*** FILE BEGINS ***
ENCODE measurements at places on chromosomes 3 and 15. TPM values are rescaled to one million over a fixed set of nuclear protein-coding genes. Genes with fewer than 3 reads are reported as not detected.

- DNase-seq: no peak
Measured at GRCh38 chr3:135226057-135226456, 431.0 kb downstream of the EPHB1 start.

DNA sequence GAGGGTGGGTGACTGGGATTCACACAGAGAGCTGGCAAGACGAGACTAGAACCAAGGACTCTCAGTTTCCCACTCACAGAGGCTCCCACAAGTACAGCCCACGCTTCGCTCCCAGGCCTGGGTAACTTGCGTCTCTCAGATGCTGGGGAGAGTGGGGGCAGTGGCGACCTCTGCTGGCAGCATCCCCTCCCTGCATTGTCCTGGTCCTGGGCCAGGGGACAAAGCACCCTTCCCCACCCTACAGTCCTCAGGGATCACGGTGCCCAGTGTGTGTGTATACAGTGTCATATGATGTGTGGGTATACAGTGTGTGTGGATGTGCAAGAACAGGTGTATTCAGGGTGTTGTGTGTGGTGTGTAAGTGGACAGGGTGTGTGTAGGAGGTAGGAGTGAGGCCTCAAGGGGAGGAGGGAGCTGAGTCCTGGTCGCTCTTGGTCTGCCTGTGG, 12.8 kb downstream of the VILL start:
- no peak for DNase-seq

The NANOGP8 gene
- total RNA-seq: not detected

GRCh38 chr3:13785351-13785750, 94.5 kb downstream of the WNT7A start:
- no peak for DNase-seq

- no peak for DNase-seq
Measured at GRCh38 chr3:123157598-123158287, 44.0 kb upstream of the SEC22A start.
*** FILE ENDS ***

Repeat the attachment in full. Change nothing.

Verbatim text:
ENCODE measurements at places on chromosomes 3 and 15. TPM values are rescaled to one million over a fixed set of nuclear protein-coding genes. Genes with fewer than 3 reads are reported as not detected.

- DNase-seq: no peak
Measured at GRCh38 chr3:135226057-135226456, 431.0 kb downstream of the EPHB1 start.

DNA sequence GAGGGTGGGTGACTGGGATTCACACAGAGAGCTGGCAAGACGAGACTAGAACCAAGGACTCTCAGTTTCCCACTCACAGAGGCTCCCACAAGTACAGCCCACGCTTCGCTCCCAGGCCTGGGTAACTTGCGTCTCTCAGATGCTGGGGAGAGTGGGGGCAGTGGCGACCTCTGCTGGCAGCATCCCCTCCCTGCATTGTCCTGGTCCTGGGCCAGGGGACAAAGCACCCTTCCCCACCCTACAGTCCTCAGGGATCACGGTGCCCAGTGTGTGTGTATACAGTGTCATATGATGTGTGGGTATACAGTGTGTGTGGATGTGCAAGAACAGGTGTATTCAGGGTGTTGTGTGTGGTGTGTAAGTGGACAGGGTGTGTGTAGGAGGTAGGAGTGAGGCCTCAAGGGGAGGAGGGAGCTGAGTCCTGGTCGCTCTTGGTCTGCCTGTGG, 12.8 kb downstream of the VILL start:
- no peak for DNase-seq

The NANOGP8 gene
- total RNA-seq: not detected

GRCh38 chr3:13785351-13785750, 94.5 kb downstream of the WNT7A start:
- no peak for DNase-seq

- no peak for DNase-seq
Measured at GRCh38 chr3:123157598-123158287, 44.0 kb upstream of the SEC22A start.